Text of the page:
The Case of Blackness in Renaissance Italy

Detail of the black gondolier, 1494, Miracles of the True Cross, by Vittorio Carpaccio (c. 1465-1525/1526), Gallerie dell’Accademia, Venice

Historian and co-director of the Center for Renaissance and Early Modern Studies at the Queen Mary College of London, Professor Kate Lowe, headed the discussion centered around the enforced immigration of black Africans to Italy during the 15th and 16th centuries at the LPD event “Disruptive Reality: Black Africans in Renaissance Italy”. By analyzing artistic and documented resources Professor Lowe provided an in depth look at the history of the presence of black Africans in Italy and, more specifically, Venice during this period of rebirth.

Professor Lowe explained that in mid 15th century, slavery had become a widely accepted social institution in Italy and most of Europe and there was a large presence of white slaves and indentured servants before the arrival of black Africans. With the arrival of these black Africans came the disruption of the reality and way of life of both Africans and Venetians. First and foremost, this disruptive reality manifested itself in the lives of the black Africans who were ripped from their way of life and forcibly transported to Italy, Spain, and Portugal. These individuals’ way of life and being became disrupted by the arrival of Europeans and continued to be disrupted as they were separated from their families and sold into slavery.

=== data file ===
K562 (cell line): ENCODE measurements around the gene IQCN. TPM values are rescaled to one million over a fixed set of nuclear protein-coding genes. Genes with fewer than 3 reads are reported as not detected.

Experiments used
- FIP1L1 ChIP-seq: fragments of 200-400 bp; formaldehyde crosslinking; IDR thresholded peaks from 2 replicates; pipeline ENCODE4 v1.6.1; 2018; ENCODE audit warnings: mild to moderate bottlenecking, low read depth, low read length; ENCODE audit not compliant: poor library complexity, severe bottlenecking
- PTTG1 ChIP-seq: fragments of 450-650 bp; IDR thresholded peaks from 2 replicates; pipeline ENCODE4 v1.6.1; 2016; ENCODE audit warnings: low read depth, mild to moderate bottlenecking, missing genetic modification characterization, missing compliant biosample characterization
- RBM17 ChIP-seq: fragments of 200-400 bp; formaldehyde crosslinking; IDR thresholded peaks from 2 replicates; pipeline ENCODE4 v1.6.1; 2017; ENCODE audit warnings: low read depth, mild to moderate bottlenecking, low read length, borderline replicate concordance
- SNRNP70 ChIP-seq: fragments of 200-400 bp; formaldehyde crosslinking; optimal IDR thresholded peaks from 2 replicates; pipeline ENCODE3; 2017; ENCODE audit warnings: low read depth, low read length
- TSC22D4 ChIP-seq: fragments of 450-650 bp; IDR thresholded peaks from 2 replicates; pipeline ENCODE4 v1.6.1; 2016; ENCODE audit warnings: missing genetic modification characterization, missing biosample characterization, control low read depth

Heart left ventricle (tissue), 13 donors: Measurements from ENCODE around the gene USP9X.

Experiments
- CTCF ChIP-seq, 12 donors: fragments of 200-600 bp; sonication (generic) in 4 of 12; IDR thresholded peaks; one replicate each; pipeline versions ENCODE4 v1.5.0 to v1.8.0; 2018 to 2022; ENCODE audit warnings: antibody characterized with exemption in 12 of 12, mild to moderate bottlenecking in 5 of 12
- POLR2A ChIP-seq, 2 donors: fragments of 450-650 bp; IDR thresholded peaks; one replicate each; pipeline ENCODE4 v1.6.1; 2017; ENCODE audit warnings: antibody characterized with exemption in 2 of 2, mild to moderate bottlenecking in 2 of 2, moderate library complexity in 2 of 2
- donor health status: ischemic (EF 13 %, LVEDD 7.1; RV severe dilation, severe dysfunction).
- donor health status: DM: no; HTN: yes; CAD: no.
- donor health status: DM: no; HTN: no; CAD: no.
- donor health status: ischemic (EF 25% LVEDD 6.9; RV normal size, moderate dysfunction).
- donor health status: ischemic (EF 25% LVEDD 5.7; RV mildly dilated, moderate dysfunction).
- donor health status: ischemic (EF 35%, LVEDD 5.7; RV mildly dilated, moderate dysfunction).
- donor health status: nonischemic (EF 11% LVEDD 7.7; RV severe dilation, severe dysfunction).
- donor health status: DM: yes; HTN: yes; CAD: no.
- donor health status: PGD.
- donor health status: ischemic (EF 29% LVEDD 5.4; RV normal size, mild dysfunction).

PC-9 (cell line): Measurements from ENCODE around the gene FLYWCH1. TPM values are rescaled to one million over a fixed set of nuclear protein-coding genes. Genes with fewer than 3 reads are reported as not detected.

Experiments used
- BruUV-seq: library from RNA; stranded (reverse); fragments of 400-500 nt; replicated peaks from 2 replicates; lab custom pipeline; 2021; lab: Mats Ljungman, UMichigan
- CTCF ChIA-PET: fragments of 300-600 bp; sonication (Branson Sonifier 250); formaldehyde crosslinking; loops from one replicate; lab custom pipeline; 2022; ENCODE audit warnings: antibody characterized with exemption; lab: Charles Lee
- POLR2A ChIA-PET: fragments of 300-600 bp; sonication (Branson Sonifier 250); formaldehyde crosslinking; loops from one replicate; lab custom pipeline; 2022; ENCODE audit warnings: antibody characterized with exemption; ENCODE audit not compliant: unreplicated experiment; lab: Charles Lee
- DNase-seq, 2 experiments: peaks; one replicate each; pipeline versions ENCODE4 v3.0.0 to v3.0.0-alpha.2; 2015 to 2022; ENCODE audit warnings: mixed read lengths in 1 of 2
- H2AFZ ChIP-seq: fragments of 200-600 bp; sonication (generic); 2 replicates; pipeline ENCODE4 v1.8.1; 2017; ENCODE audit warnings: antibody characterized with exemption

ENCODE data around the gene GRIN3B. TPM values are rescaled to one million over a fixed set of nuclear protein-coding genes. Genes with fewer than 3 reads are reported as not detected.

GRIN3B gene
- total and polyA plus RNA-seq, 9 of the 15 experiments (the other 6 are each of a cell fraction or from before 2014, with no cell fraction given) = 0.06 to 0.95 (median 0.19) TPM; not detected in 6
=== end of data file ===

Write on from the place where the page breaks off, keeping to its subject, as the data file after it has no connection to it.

Secondly Italians had preconceived notions of black Africans which were formed in part by the media of the time; whether it was visually, such as paintings, sculptures and statues, or through literature such as plays or books. The representation, or misrepresentation, of black Africans in Italy became disrupted by the actual arrival of this group of people, causing a collision of expectation and reality for Italians.

Lowe provided valuable insight on the vague and seemingly indiscernible history of black Africans in Renaissance Italy.  She was able to uncover a new reality of diversity in Italian history. An important history that may carry a sense of identity for black Italians today.



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